SEOUL, Korea, Nov 11 (Korea Bizwire) - What’s New Trend Inc., a research firm focusing on latest trends in technology and marketing, said the new trends to emerge in 2014 would be like a dumbbell with heavy weights on both sides. T
hat means there will be desire to have extremely individualized experience on one side and longing to have extreme convenience using technology on the other, with the in-between bar called consumer psychology so slim.
Any service that can satisfy neither would be doomed to failure. That’s because consumers have already tasted both of these extremes. For this reason, companies must come up with strategies in 2014 to cater to these picky consumers polarized in two opposing ways.
This characteristic is common to the seven hot trends for the next year picked by What’s New Trend Inc. Let’s take an example of the so-called “endorphin dish” that the research firm predicted to be hot in 2014. This is a trend in the food service industry to be pressured to come up with highly “addictive” food items that appeal consumers’ five senses.
The fad of “Chapa-guri,” the mixture of instant black bean noodle and ramen, this year is just a start toward this direction. Consumers initiating this trend tend to combine the act of eating with recipe information exchange, photo sharing, and shopping like they are one and the same.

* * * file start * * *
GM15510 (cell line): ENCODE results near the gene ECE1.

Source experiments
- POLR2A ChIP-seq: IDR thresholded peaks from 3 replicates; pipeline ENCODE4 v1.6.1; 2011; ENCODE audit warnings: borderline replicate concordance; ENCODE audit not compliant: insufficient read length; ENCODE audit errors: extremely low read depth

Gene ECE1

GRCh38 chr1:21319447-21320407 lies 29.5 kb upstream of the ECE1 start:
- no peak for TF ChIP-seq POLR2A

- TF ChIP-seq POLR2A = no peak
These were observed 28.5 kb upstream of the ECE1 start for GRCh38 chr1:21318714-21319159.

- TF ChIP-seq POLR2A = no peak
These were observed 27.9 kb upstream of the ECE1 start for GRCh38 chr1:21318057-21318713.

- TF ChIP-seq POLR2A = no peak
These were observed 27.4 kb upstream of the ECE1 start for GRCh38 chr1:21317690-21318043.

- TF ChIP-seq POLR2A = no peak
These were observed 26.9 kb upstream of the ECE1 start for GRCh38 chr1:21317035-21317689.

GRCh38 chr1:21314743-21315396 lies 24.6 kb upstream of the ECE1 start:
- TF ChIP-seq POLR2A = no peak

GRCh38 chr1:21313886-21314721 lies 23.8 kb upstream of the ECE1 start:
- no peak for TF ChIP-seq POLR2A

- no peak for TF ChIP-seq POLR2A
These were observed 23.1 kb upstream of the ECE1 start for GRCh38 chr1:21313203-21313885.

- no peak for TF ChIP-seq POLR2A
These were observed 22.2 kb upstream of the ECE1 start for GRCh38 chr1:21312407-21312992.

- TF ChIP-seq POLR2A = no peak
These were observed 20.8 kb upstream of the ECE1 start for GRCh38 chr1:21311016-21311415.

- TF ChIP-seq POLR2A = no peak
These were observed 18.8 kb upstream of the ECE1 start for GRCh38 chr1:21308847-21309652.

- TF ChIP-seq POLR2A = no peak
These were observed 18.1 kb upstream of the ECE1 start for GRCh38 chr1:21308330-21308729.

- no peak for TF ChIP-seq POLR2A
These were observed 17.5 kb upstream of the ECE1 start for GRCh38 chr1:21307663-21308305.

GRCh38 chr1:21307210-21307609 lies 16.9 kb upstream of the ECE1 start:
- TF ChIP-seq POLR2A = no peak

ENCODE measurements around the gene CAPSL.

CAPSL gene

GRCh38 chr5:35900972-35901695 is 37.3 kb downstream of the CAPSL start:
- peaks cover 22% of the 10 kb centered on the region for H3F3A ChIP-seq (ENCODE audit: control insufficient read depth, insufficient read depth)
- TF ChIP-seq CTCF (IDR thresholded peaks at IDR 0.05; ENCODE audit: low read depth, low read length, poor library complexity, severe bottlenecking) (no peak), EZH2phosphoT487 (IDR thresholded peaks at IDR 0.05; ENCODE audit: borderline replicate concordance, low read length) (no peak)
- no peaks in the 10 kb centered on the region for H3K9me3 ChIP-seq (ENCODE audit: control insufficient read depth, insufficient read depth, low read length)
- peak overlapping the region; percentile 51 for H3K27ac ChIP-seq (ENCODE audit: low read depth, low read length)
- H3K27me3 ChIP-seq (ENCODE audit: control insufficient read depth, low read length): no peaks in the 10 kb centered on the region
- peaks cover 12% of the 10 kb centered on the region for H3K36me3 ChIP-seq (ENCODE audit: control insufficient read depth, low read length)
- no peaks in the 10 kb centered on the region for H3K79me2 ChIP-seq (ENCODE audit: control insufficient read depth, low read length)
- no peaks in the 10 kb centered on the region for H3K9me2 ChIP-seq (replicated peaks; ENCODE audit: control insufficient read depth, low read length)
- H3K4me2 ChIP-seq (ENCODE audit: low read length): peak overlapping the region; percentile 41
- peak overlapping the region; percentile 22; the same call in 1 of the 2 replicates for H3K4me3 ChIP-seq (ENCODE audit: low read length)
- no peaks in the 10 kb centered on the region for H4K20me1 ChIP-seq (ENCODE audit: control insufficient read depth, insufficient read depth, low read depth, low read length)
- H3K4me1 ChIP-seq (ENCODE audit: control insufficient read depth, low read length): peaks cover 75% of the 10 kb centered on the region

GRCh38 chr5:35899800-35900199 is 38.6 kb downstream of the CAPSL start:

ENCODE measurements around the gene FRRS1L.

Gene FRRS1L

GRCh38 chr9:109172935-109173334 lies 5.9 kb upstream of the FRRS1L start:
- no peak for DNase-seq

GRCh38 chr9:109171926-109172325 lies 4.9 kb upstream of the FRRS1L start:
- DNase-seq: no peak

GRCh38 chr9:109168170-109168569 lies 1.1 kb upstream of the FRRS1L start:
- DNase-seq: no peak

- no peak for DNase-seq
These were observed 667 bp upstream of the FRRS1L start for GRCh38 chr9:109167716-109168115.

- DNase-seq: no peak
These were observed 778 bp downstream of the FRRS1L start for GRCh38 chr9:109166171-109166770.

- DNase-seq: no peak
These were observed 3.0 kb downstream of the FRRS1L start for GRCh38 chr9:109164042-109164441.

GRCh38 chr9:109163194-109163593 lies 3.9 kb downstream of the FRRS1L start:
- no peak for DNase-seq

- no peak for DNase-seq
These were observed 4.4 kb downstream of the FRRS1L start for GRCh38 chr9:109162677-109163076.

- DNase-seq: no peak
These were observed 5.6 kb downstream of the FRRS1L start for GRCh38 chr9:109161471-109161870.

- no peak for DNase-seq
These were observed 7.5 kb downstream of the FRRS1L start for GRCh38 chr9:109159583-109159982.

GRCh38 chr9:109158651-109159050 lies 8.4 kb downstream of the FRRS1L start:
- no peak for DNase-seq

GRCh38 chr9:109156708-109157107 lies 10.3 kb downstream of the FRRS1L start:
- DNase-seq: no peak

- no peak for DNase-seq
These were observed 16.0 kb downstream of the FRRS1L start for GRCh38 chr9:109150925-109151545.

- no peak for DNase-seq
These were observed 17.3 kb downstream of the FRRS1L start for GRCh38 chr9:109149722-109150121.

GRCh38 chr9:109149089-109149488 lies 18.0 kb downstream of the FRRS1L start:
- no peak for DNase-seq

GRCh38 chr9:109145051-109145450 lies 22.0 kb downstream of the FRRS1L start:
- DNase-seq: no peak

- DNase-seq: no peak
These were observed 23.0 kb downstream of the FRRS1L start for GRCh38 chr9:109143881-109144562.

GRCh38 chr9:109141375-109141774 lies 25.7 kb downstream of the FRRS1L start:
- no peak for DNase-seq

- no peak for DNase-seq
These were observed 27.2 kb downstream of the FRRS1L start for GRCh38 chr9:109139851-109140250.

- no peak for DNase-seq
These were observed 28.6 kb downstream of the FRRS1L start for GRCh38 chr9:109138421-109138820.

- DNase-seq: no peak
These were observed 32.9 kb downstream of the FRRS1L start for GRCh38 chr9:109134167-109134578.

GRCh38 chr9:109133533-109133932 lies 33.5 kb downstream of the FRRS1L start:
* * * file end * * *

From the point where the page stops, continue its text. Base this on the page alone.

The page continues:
How do companies deal with a new breed of consumers like them and profit while doing it? Just like consumers have two extreme tendencies, companies also need two fat weights on both sides of the dumbbell.
A case of Hellmann’s Mayonnaise in Brazil can give you a good insight on this question. The company gives out recipes while at the same time selling jars of mayonnaise. In the beginning, the company held a promotional event in which it printed out recipes with receipts at the cashier. The experimental promotion was a big success, with a 44-percent rise in mayo sales.
Emboldened by the success, the company introduced shopping carts equipped with RFID tags in 2013. When a customer passes by the produce section with her cart, the display on the cart shows how to make salad or other dishes with the given vegetable and mayonnaise.
This was intended for the customer to imagine a scrumptious dish from the raw ingredient. That means the company attempted to provide convenience while allowing the customer to visualize appetizing food, which is precisely a cultural approach.
One such example in Korea is found in a promotion called “Flying Store” at E-Mart organized by Cheil Communications. The truck-shaped balloons up in the air of high-traffic areas such as Time Square Youngdeungpo or Gangnam Subway Station proved to be an effective tool for the retailer.
The balloons with Wi-Fi connection allowed pedestrians below to download special coupons on their smartphones and enter sweepstakes for instant winning. Through this unusual marketing strategy, the online shopping mall of E-Mart could increase its sales 157 percent in one month after the balloon event.
Just like this case, what companies need most to attract the extreme-seeking customers is marketing strategies that mix technology with cultural elements. The keywords for the upcoming 2014 would be “Shake, stir, and mix.”